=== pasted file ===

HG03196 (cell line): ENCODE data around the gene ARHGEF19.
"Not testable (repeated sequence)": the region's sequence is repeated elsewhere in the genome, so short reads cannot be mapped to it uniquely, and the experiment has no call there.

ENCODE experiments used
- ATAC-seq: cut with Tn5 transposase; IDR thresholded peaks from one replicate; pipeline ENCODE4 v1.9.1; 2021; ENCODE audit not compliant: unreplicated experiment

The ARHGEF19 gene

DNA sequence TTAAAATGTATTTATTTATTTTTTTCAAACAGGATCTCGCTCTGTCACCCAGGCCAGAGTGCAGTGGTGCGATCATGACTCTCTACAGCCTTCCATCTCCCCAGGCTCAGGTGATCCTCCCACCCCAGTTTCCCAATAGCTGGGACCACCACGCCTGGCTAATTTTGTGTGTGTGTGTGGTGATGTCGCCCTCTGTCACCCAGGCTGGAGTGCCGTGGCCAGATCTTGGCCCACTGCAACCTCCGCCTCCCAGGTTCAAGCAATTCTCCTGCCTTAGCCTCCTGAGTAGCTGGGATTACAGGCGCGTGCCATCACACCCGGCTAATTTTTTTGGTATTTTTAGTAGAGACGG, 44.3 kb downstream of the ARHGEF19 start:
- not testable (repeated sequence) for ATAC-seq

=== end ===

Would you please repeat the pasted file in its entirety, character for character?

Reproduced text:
HG03196 (cell line): ENCODE data around the gene ARHGEF19.
"Not testable (repeated sequence)": the region's sequence is repeated elsewhere in the genome, so short reads cannot be mapped to it uniquely, and the experiment has no call there.

ENCODE experiments used
- ATAC-seq: cut with Tn5 transposase; IDR thresholded peaks from one replicate; pipeline ENCODE4 v1.9.1; 2021; ENCODE audit not compliant: unreplicated experiment

The ARHGEF19 gene

DNA sequence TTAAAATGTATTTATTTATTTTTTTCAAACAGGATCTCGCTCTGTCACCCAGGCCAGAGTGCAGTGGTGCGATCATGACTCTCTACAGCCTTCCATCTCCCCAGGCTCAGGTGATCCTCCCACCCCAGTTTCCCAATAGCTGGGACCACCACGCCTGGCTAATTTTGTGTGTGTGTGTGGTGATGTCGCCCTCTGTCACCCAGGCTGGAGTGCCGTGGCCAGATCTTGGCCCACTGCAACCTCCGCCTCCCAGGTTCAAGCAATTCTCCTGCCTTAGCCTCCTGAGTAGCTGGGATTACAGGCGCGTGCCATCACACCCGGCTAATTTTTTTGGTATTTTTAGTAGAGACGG, 44.3 kb downstream of the ARHGEF19 start:
- not testable (repeated sequence) for ATAC-seq